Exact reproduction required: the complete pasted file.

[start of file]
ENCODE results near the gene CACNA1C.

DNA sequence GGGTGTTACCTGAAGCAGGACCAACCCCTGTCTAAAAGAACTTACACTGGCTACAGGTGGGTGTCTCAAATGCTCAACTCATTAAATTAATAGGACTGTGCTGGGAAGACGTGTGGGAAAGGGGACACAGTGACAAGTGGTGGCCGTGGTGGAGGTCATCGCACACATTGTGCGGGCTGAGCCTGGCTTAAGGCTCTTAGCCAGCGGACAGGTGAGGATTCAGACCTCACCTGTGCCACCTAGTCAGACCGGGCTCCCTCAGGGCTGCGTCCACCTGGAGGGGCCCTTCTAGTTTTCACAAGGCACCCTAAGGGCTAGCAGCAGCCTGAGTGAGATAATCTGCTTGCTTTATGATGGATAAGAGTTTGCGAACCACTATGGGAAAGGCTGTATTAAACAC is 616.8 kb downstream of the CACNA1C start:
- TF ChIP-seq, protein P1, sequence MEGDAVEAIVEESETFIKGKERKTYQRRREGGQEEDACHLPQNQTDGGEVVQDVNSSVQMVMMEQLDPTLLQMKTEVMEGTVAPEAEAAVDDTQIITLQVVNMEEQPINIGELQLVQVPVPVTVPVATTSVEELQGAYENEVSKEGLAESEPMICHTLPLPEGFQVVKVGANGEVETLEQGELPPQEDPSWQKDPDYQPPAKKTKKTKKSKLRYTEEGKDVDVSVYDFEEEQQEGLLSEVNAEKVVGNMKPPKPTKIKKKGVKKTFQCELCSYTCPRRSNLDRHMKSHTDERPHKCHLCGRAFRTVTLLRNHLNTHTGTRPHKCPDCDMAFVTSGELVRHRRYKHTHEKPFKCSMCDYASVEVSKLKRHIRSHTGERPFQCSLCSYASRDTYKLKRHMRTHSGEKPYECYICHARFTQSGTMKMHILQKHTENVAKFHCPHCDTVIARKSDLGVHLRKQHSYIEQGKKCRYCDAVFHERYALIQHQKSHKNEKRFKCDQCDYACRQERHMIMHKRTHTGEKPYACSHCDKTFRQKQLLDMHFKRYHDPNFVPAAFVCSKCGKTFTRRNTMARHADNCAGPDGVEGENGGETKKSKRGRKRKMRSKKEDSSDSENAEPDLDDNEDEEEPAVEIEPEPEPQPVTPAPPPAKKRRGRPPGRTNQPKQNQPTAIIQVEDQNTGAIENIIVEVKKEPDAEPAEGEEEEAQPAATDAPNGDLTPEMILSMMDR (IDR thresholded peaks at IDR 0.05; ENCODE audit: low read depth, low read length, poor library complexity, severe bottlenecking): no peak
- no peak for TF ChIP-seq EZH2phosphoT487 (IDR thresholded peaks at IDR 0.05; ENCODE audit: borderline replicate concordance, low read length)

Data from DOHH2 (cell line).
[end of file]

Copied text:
ENCODE results near the gene CACNA1C.

DNA sequence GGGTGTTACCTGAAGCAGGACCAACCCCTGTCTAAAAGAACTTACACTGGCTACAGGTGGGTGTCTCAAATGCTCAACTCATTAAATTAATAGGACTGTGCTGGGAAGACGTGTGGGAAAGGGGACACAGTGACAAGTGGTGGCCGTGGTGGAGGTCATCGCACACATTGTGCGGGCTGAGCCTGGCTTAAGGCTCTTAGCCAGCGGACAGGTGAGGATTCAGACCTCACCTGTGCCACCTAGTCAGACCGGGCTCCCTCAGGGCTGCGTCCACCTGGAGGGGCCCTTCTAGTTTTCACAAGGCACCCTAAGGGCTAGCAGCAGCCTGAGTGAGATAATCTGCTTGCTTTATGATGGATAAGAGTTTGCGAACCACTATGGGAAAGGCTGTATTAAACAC is 616.8 kb downstream of the CACNA1C start:
- TF ChIP-seq, protein P1, sequence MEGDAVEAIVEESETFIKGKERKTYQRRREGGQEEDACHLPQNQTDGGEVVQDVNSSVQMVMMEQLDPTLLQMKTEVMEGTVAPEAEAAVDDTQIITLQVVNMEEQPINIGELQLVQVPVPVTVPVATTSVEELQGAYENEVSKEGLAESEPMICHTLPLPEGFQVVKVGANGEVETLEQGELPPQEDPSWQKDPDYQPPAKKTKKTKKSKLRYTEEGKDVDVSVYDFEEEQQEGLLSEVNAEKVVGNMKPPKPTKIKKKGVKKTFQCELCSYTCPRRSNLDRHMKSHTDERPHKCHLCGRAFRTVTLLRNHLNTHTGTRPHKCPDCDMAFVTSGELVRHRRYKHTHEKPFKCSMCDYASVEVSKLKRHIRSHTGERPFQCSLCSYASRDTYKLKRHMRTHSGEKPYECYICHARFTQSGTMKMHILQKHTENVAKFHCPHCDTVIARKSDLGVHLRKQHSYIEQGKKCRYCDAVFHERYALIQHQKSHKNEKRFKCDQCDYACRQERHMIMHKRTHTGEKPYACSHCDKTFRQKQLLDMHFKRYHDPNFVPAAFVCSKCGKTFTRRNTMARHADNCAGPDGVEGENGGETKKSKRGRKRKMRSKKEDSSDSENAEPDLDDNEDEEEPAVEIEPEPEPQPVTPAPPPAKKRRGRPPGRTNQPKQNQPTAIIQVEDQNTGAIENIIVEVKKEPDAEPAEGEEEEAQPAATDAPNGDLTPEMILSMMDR (IDR thresholded peaks at IDR 0.05; ENCODE audit: low read depth, low read length, poor library complexity, severe bottlenecking): no peak
- no peak for TF ChIP-seq EZH2phosphoT487 (IDR thresholded peaks at IDR 0.05; ENCODE audit: borderline replicate concordance, low read length)

Data from DOHH2 (cell line).